Illegal mining ban hits iron ore exports

Our Bureau | Updated on November 15, 2017 Published on April 08, 2012

Ore inflow to ports has reduced to a thin trickle.

All iron-ore exporting ports took a big hit in 2011-12 due to various reasons, the most important being the restriction on illegal mining in major ore-producing States. The flow of the mineral from the mines to the ports has reduced to a thin trickle. The Mormugao port, the country's largest ore-exporting port, suffered an estimated 22 per cent decline in throughput as supplies from mines located in Goa and Karnataka dropped sharply. Iron ore accounts for nearly 80 per cent of the port's total traffic. In 2011-12, the port handled a total of 39 million tonnes (mt) of traffic including 29.37 mt of iron-ore exports. The corresponding figures for 2010-11 were 50.02 mt and 40.63 mt respectively. More than the ban, what is reportedly causing concern is the lack of accountability on the part of some of the non-major ports in the neighbourhood with regard to handling of illegally mined ore even as the Mormuga port authorities go strictly by the no-objection certificates (NOC) issued by the State Government prior to allowing exports of the ore from the port. What is more, the Mormugao port authorities insist on the inclusion of the name of the shipper in the NOC as an additional safeguard. The State Government is yet to respond to it.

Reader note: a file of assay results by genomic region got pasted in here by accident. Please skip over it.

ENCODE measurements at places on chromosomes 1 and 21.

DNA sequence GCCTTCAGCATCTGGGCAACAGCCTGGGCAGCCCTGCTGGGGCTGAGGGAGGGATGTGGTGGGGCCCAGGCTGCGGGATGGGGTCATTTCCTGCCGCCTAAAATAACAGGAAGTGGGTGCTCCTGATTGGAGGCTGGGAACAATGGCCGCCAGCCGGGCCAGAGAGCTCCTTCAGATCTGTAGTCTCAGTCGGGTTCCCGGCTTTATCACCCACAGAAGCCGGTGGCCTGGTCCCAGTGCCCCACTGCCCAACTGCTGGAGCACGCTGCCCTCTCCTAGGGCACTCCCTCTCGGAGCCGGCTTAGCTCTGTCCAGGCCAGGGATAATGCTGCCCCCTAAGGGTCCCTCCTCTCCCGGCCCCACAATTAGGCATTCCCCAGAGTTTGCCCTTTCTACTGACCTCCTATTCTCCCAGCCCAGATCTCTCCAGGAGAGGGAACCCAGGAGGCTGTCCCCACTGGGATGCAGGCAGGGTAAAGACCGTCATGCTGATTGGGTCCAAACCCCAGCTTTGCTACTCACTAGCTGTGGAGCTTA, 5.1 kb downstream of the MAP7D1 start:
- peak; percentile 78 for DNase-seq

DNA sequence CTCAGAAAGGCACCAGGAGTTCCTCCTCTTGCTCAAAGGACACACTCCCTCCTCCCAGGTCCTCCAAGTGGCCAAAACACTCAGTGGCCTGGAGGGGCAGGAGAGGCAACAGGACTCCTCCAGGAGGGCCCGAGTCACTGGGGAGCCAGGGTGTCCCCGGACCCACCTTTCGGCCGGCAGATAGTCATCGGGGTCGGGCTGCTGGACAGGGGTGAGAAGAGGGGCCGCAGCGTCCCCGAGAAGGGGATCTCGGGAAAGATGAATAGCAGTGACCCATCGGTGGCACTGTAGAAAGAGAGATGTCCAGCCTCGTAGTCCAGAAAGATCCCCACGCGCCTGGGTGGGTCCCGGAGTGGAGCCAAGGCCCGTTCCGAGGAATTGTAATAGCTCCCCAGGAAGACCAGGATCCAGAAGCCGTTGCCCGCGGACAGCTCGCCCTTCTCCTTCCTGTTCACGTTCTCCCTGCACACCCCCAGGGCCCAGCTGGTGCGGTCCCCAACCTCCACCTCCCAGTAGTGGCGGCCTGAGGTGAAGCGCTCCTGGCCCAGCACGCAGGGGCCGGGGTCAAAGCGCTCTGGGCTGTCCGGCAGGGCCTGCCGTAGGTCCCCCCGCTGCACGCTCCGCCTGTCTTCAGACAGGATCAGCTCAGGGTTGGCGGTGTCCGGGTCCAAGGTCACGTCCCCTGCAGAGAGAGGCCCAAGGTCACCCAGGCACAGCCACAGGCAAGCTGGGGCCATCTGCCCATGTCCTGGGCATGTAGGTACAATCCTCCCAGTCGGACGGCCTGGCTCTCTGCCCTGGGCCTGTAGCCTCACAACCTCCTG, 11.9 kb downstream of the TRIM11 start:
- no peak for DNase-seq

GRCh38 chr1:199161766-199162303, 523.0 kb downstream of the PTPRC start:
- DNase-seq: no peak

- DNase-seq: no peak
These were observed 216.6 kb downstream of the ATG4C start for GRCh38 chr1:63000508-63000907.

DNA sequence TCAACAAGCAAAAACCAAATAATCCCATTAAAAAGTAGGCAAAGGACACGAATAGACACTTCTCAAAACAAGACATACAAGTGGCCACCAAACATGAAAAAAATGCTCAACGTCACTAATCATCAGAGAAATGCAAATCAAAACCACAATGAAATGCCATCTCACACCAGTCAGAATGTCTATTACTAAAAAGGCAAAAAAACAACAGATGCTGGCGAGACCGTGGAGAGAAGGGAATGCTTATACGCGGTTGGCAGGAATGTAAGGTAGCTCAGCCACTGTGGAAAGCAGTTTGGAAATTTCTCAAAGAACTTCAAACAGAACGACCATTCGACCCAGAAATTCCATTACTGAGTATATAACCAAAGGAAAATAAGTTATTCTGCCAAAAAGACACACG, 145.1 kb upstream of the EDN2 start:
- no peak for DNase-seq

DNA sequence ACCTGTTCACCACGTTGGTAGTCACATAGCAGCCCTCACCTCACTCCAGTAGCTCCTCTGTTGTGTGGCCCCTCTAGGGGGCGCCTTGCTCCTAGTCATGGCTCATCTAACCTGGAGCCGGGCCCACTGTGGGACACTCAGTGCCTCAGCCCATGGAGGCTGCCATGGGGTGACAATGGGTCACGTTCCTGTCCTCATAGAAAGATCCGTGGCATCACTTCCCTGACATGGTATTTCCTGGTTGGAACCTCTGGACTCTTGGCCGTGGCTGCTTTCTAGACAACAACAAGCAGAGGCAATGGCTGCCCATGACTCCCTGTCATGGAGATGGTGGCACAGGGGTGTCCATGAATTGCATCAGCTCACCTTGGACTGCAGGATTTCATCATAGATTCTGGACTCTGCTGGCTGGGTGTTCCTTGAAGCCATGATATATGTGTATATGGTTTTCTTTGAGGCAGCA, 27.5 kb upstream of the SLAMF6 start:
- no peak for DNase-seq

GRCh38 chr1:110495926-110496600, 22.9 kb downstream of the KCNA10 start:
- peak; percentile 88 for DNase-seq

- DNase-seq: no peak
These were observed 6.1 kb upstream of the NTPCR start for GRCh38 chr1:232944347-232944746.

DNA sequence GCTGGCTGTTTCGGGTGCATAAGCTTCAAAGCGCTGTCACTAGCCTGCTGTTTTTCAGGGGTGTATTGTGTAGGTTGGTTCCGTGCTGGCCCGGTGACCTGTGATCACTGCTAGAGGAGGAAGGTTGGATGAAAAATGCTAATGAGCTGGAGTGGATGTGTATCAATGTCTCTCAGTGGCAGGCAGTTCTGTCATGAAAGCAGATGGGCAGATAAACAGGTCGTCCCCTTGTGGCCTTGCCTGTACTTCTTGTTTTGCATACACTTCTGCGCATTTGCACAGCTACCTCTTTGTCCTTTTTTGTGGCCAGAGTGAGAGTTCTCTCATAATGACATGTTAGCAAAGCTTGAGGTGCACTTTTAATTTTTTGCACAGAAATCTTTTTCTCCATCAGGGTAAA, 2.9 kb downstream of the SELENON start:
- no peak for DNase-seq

European freight cartels fined €169 million

Freight groups forming cartels have been fined €169 million by the European Commission, says a recent report in the Financial Times. “We will continue to fight cartels as our number one priority, because they are most harmful activity breaching our competition rules,” the Competition Commissioner of European Union has been quoted as saying in the report. According to the report, between 2002 and 2007, four cartels involving 14 companies illegally set charges on goods sent on important trade routes between the US, Europe and Asia. Kuehne & Nagel, the Swiss logistics group, has been fined €53.7 million while Panalpina , another Swiss Group, €46. 5 million. The competition officials broke the cartel after being approached with incriminating information by Deutsche Post, the owner of DHL, which has been awarded immunity from fines. Interestingly, the venue of the meeting of the cartel members was an unpretentious Italian restaurant on the outskirts of London. As expected, the owner of the restaurant was totally clueless about the illegal activities on his premises. “If they talk business, we don't listen; we concentrate on food.” Some members of the cartel have expressed reservation saying the Commission had “not correctly investigated the facts.”

Published on April 08, 2012
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